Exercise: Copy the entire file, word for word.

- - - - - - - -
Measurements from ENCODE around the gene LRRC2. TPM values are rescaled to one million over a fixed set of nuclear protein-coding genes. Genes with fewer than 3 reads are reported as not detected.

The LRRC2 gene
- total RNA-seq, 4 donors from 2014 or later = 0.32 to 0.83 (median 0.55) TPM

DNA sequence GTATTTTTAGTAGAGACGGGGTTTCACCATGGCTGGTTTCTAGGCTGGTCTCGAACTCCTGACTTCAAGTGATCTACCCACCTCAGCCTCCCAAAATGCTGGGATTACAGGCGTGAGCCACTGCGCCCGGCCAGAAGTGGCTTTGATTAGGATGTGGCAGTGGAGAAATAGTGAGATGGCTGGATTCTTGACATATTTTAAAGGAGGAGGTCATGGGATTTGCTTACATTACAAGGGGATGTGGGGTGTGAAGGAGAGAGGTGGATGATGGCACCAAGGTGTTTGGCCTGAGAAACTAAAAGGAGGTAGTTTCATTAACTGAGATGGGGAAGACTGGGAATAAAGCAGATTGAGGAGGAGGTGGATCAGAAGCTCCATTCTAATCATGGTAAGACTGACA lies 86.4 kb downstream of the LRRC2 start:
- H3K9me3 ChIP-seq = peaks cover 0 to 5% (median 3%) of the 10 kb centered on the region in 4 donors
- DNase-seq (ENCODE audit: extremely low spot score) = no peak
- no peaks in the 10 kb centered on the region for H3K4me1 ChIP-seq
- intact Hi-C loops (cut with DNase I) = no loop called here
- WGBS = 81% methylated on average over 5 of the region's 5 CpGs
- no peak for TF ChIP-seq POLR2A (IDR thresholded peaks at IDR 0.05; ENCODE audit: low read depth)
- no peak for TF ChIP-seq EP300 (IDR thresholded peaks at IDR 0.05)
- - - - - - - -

Measurements from ENCODE around the gene LRRC2. TPM values are rescaled to one million over a fixed set of nuclear protein-coding genes. Genes with fewer than 3 reads are reported as not detected.

The LRRC2 gene
- total RNA-seq, 4 donors from 2014 or later = 0.32 to 0.83 (median 0.55) TPM

DNA sequence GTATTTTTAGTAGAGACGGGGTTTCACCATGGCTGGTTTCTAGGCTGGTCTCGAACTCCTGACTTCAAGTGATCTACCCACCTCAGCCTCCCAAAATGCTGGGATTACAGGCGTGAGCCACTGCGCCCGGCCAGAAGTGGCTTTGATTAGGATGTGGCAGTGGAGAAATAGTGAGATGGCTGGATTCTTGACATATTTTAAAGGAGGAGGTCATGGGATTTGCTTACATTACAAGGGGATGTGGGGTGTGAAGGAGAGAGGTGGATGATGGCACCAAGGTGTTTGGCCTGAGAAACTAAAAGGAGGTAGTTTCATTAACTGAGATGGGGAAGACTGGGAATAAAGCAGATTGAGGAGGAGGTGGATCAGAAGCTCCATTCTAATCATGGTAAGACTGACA lies 86.4 kb downstream of the LRRC2 start:
- H3K9me3 ChIP-seq = peaks cover 0 to 5% (median 3%) of the 10 kb centered on the region in 4 donors
- DNase-seq (ENCODE audit: extremely low spot score) = no peak
- no peaks in the 10 kb centered on the region for H3K4me1 ChIP-seq
- intact Hi-C loops (cut with DNase I) = no loop called here
- WGBS = 81% methylated on average over 5 of the region's 5 CpGs
- no peak for TF ChIP-seq POLR2A (IDR thresholded peaks at IDR 0.05; ENCODE audit: low read depth)
- no peak for TF ChIP-seq EP300 (IDR thresholded peaks at IDR 0.05)